5 Ws of Contact Center Agent Engagement



Brian Cantor
11/04/2014

As everyone within the contact center profession knows, "happy agents = happy customers."

Knowing that and understanding that, unfortunately, prove to be two vastly different things.

The notion that "happy agents = happy customers" is echoed as routinely as efforts to actually drive that happiness go uninitiated. Treating agent happiness as an idealistic concept rather than a call to action, organizations make little effort to drive such happiness and even less effort to allow the few agents who are happy to properly transfer that satisfaction to the customers with whom they interact.

The result? Interactions between agents and customers are inefficient and ineffective. Instead of receiving happiness from agents, customers impose their own frustration on the agents. These agents feel even less enthusiastic about their professions, which results in an ongoing stream of dissatisfying calls, limited productivity and suboptimal contact center performance.

To render their businesses, practices and philosophies more attractive to customers, organizations must begin doing the same for agents.

The key to that effort begins with a simple investigation of the 5 Ws.

[eventPDF]

Who: The burden for driving agent happiness largely falls on the business, but the effort begins before agents are actually seated in the contact center. Predicated on the notion of hiring for the "smile," today’s contact centers must assure their recruiting identifies agents who are uniquely qualified for bridging the gap between the business’ culture and the culture of agents. If they do not fundamentally fit into the business’ culture, they will not fundamentally share in its approach to interacting with customers—and in its happiness when that approach proves fruitful.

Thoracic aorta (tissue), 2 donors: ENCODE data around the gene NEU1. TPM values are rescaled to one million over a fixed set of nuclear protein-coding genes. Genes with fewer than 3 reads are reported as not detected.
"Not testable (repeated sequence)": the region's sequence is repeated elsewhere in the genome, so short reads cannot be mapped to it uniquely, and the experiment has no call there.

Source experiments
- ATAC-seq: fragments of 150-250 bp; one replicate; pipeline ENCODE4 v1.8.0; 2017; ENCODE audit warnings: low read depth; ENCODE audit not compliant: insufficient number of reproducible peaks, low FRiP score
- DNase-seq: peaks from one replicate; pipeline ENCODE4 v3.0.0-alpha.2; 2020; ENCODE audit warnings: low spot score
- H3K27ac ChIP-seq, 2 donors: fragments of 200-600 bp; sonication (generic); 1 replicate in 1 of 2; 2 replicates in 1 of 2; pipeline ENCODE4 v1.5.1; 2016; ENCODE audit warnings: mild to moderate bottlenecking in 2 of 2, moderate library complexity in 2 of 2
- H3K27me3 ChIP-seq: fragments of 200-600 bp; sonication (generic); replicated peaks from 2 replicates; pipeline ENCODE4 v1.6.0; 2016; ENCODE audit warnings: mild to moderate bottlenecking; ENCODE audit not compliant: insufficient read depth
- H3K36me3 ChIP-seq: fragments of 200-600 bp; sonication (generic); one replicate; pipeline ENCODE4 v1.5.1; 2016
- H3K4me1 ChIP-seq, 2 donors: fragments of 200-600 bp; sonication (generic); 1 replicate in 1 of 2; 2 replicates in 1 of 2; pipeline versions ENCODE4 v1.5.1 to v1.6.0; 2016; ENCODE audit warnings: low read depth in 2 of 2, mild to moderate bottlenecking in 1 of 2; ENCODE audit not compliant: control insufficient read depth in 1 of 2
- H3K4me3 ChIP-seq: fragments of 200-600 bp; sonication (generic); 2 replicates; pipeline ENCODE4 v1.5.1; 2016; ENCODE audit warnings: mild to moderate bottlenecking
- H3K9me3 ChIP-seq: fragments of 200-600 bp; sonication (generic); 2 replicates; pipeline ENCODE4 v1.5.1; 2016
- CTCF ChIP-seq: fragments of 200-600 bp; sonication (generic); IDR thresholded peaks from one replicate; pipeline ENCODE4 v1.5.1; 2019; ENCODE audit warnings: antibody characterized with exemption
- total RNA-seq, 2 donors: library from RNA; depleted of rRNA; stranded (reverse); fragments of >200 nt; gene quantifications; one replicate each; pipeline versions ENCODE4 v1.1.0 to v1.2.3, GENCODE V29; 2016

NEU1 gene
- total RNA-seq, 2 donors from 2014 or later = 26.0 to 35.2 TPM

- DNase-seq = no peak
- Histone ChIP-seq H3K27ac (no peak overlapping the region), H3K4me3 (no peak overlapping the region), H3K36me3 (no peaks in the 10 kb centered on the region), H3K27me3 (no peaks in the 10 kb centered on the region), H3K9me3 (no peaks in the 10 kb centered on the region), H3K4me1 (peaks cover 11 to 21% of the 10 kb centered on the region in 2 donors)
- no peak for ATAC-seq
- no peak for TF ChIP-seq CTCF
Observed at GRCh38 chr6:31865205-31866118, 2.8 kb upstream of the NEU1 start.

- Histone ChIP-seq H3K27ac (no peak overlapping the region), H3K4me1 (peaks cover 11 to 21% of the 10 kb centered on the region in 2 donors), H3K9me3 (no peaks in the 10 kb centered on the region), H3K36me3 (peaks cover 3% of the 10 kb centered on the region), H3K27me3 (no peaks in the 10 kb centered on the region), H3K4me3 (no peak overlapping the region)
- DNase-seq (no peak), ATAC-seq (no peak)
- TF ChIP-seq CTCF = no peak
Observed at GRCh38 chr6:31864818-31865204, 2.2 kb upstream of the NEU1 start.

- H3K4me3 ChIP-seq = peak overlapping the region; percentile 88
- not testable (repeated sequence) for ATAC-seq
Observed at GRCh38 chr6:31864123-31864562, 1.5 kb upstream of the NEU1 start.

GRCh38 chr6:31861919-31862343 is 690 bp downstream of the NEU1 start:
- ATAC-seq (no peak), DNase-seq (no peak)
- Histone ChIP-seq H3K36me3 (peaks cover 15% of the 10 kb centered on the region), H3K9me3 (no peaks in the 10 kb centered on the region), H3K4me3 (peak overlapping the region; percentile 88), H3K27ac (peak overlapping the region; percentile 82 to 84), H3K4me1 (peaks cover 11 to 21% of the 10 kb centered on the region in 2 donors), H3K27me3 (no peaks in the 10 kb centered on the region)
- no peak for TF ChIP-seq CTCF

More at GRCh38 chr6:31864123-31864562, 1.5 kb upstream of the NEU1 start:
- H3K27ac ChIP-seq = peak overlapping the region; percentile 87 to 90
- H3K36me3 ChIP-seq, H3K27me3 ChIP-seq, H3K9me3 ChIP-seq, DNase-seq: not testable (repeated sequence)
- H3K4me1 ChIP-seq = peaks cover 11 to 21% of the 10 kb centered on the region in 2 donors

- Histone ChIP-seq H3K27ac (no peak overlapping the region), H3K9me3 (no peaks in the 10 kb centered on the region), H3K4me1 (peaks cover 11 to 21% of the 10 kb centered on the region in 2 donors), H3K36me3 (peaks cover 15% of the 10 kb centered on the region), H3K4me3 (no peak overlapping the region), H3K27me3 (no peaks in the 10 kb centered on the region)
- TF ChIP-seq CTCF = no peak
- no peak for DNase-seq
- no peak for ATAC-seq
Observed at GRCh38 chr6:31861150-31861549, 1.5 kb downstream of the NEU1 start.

Beyond mindset, adeptness at operating within the organization’s current structure is also important. An organization that focuses on certain types of issues, certain types of contact channels and certain types of customers must assure its agents fit seamlessly into that dynamic.

No concoction of training, coaching and compensation will ever be enough to compensate for the bitterness of incompatibility.

What: An agent cannot achieve happiness until he fundamentally knows his function within the business. What is the overarching objective when he communicates with customers? What role does the agent play within the overall business strategy?

Without that sense of definition and purpose, an agent cannot develop any sense of attachment to the business. He cannot forge an alignment with the performance metrics of greatest importance to the business. He cannot accept accountability for the

The business, meanwhile, must use this understanding to best map out its training, coaching and rewards strategies. Rather than turning to "industry standards" or "recommended best practices," it must look within its contact center, within its agent pool and within is customer base to determine the best framework for success.

When: Today’s agents are being asked to wear many hats. While variation and versatility are admirable job traits for the Millennial generation, they can be immensely confusing, troubling, vexing and debilitating for agents not properly conditioned to that environment. The when associated with the customer service representative role is immensely important.